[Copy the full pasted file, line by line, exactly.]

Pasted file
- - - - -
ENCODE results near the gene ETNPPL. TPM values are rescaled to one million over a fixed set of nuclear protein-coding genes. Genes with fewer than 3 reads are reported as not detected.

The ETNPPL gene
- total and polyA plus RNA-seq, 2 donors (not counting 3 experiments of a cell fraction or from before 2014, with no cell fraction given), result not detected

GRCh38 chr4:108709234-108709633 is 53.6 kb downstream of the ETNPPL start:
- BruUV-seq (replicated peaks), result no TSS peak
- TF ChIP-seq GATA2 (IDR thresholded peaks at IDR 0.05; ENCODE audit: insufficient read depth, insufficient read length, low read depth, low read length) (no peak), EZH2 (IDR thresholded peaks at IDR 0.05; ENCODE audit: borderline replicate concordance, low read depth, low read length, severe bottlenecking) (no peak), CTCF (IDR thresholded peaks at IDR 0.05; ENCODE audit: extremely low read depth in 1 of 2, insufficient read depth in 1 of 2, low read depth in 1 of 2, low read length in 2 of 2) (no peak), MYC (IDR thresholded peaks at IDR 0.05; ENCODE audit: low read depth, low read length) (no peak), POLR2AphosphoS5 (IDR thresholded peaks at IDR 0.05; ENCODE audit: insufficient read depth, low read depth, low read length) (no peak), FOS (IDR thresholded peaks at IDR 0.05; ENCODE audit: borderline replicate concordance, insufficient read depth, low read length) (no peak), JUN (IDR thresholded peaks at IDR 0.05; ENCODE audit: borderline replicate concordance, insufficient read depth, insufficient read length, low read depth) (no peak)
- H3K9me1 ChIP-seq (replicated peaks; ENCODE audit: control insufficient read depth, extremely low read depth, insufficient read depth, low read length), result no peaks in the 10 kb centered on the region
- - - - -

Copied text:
ENCODE results near the gene ETNPPL. TPM values are rescaled to one million over a fixed set of nuclear protein-coding genes. Genes with fewer than 3 reads are reported as not detected.

The ETNPPL gene
- total and polyA plus RNA-seq, 2 donors (not counting 3 experiments of a cell fraction or from before 2014, with no cell fraction given), result not detected

GRCh38 chr4:108709234-108709633 is 53.6 kb downstream of the ETNPPL start:
- BruUV-seq (replicated peaks), result no TSS peak
- TF ChIP-seq GATA2 (IDR thresholded peaks at IDR 0.05; ENCODE audit: insufficient read depth, insufficient read length, low read depth, low read length) (no peak), EZH2 (IDR thresholded peaks at IDR 0.05; ENCODE audit: borderline replicate concordance, low read depth, low read length, severe bottlenecking) (no peak), CTCF (IDR thresholded peaks at IDR 0.05; ENCODE audit: extremely low read depth in 1 of 2, insufficient read depth in 1 of 2, low read depth in 1 of 2, low read length in 2 of 2) (no peak), MYC (IDR thresholded peaks at IDR 0.05; ENCODE audit: low read depth, low read length) (no peak), POLR2AphosphoS5 (IDR thresholded peaks at IDR 0.05; ENCODE audit: insufficient read depth, low read depth, low read length) (no peak), FOS (IDR thresholded peaks at IDR 0.05; ENCODE audit: borderline replicate concordance, insufficient read depth, low read length) (no peak), JUN (IDR thresholded peaks at IDR 0.05; ENCODE audit: borderline replicate concordance, insufficient read depth, insufficient read length, low read depth) (no peak)
- H3K9me1 ChIP-seq (replicated peaks; ENCODE audit: control insufficient read depth, extremely low read depth, insufficient read depth, low read length), result no peaks in the 10 kb centered on the region